It really looks like there is some form of ‘copy and paste’ culture going about in the industry: simply push Ctrl C and Ctrl V. Maybe on your computer it goes like that, but not in our industry. Basic natural principles of nature’s law are simply ignored.

There are so many new and interesting products and developments at hand and developed by serious worldwide players, but they simply do not get implemented. As the harvest season approaches, once again we are asked to make many quotes to help alleviate some of the problems that occur after harvest. Some progressive farmers do implement our technologies and philosophies with great success. But some rather ignored the good advice and will again do exactly what they were doing for all these years. And guess what, the problems will be the same again…

Einstein said, “Insanity is doing the same thing over and over again but expecting different results.” That is where I also do not understand the industry. Often a solution that can bring you big results ‘only’ costs half of the value of a full fruit container. Still, some ‘okes’ rather take the same risks repeatedly. You grow the best possible product on the vine, orchard or field and invest huge amounts of money to get that top-quality product eventually produced and then…

The German was right: “I now realise that for all these years we really did not put enough emphasis on correct postharvest procedures after harvest.”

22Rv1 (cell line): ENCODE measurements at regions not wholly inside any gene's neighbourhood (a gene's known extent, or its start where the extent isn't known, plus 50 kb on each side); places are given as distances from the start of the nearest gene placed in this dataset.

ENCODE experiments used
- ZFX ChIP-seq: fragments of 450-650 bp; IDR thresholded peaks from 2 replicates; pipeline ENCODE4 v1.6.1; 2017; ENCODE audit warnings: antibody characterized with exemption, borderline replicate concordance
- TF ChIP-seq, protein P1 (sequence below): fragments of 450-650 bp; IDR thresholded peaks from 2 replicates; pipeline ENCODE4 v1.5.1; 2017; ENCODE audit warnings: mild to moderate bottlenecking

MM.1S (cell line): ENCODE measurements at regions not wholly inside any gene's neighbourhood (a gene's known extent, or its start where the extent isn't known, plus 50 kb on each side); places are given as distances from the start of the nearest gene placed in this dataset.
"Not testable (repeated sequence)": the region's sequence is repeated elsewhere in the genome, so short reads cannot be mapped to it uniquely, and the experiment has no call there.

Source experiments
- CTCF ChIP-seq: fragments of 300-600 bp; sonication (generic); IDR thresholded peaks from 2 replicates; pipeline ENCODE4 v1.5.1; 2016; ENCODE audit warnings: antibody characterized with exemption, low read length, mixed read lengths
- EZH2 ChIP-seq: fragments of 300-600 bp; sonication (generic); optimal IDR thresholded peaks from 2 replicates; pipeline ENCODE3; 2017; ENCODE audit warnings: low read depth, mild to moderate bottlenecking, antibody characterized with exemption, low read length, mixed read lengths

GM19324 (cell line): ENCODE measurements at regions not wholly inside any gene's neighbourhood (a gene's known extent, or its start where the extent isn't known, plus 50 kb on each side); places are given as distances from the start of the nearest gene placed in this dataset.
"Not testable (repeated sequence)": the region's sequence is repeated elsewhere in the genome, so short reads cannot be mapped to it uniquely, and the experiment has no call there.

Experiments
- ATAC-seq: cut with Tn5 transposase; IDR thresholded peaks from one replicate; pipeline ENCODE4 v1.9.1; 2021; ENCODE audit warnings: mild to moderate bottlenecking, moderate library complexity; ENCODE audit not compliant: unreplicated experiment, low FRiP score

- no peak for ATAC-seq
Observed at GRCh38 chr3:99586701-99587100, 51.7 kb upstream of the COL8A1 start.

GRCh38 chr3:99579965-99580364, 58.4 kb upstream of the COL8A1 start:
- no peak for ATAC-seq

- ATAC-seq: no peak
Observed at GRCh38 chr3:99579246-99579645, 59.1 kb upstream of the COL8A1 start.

That is why one must ruffle feathers, simply hoping that the industry will take this subject seriously. That is not rubbing salt into any wound. In fact, using salt can be beneficial to heal wounds as well. If you wait for a miracle, we cannot make wine out of water, but we can turn wine back into normal water.

And that is a subtle but very important difference. Forget about rubbing salt into wounds, act now, before it is too late.

About Jan Lievens

Jan Lievens, born in Belgium, is a graduate civil engineering(B) and international senior consultant for engineered applied postharvest technology at UTE South Africa. With over 20 years of experience in this field, he is widely regarded as a specialist in the fruit-, vegetable- and flower industry with regards to humidity, airborne bacteria and ethylene removal, both locally and internationally. Furthermore, he also designed airflow-friendly packaging systems for the industry with proven results.

Jan Lievens, born in Belgium, is a graduate civil engineering(B) and international senior consultant for engineered applied postharvest technology at Humiditas South Africa. With over 20 years of experience in this field, he is widely regarded as a specialist in the fruit-, vegetable- and flower industry with regards to humidity, airborne bacteria and ethylene removal, both locally and internationally. Furthermore, he also designed airflow-friendly packaging systems for the industry with proven results.